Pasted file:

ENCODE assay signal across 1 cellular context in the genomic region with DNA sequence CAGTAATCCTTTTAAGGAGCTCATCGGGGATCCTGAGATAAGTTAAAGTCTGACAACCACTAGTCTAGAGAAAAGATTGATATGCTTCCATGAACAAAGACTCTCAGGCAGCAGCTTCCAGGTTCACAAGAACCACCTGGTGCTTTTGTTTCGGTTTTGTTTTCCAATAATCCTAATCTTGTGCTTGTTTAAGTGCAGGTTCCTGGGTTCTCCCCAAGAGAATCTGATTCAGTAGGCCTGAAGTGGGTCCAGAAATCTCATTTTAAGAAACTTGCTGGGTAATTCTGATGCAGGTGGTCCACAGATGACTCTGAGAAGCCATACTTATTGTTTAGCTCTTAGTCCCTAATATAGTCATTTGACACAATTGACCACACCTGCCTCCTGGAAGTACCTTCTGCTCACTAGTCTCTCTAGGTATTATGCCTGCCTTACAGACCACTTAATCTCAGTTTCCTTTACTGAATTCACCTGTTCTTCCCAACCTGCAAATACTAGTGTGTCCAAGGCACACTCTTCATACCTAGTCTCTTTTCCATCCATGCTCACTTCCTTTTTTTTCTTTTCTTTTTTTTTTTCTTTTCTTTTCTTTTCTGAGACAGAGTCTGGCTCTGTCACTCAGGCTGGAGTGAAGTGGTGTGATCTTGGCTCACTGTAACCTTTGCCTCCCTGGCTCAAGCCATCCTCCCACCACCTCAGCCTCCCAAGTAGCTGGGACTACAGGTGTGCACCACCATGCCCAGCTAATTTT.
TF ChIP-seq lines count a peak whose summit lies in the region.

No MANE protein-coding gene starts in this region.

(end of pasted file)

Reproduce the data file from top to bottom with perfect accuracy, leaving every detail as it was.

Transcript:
ENCODE assay signal across 1 cellular context in the genomic region with DNA sequence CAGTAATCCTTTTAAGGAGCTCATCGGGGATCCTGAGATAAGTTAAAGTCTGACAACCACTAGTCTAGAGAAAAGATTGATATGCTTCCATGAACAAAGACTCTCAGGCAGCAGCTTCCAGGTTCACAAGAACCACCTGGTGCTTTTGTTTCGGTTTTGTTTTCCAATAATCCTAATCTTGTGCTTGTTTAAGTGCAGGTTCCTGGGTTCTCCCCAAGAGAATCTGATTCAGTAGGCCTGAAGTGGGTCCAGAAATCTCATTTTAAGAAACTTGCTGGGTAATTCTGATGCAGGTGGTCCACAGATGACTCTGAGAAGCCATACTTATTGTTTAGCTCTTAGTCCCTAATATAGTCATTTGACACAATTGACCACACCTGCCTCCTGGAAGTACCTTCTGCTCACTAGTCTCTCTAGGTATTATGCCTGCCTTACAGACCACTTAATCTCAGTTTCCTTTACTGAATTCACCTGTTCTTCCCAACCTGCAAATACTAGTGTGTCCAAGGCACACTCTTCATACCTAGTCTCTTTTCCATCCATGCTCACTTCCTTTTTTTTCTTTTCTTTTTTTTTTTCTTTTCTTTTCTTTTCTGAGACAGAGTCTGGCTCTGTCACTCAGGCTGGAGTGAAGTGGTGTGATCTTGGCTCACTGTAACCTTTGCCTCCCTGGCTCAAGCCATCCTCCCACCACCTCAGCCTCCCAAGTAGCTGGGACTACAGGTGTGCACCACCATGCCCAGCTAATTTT.
TF ChIP-seq lines count a peak whose summit lies in the region.

No MANE protein-coding gene starts in this region.